The music world has lost another legend.
Maurice White, founder of Earth, Wind & Fire died on Thursday at 74 after a battle with Parkinson’s disease.
“My brother, hero and best friend Maurice White passed away peacefully last night in his sleep,” White’s younger brother, Verdine, shared on the band’s Facebook page. “While the world has lost another great musician and legend, our family asks that our privacy is respected as we start what will be a very difficult and life changing transition in our lives. Thank you for your prayers and well wishes.”
The bandleader and producer for most of EWF’s albums, White was nominated for 21 GRAMMY Awards, winning seven in his time with the band. He was inducted into the Rock and Roll Hall of Fame with Earth, Wind & Fire in 2000, and also individually inducted into the Songwriters Hall of Fame in 2010.
White was diagnosed with Parkinson’s in the late ‘80s, and stopped touring with EWF in 1994, though he retained executive control over the group. The band continues to tour to this day, with a lineup that includes White’s brother, Verdine, as the bassist and backup vocalist.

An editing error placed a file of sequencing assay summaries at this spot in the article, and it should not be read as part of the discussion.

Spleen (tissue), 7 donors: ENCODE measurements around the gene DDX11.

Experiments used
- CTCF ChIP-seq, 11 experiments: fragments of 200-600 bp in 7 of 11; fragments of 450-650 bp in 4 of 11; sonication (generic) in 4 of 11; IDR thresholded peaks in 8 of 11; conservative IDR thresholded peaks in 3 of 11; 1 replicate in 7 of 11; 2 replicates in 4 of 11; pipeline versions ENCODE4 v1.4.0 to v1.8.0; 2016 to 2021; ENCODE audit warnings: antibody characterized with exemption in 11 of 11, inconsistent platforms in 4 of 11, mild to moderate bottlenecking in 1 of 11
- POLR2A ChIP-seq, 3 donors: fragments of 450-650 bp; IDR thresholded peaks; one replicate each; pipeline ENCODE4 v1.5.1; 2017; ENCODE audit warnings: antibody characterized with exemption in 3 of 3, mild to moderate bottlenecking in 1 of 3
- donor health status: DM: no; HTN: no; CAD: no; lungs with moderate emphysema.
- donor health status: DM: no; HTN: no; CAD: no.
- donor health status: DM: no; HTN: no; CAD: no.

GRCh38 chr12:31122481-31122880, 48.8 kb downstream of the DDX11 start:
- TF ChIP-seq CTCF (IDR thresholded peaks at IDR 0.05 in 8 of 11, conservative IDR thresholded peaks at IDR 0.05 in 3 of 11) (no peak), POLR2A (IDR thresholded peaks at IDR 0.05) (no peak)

"We are very saddened to learn of the passing of seven-time GRAMMY Award winner Maurice White," said Neil Portnow, President and CEO of The Recording Academy -- who are honoring Earth, Wind & Fire with their Lifetime Achievement Award this year -- in a statement. "Maurice was the guiding force behind the group’s success and helped create hit songs such as 'Shining Star,' 'September,' 'After The Love Has Gone,' and so many memorable others. His unerring instincts as a musician and showman helped propel the band to international stardom, influencing countless fellow musicians in the process. While he will be greatly missed, Maurice’s contributions to music will live on. We offer our condolences to his family, friends and creative collaborators."
White’s powerful and widespread influence was felt as the news of his death broke and celebs took to Twitter to share their memories of the famed artist.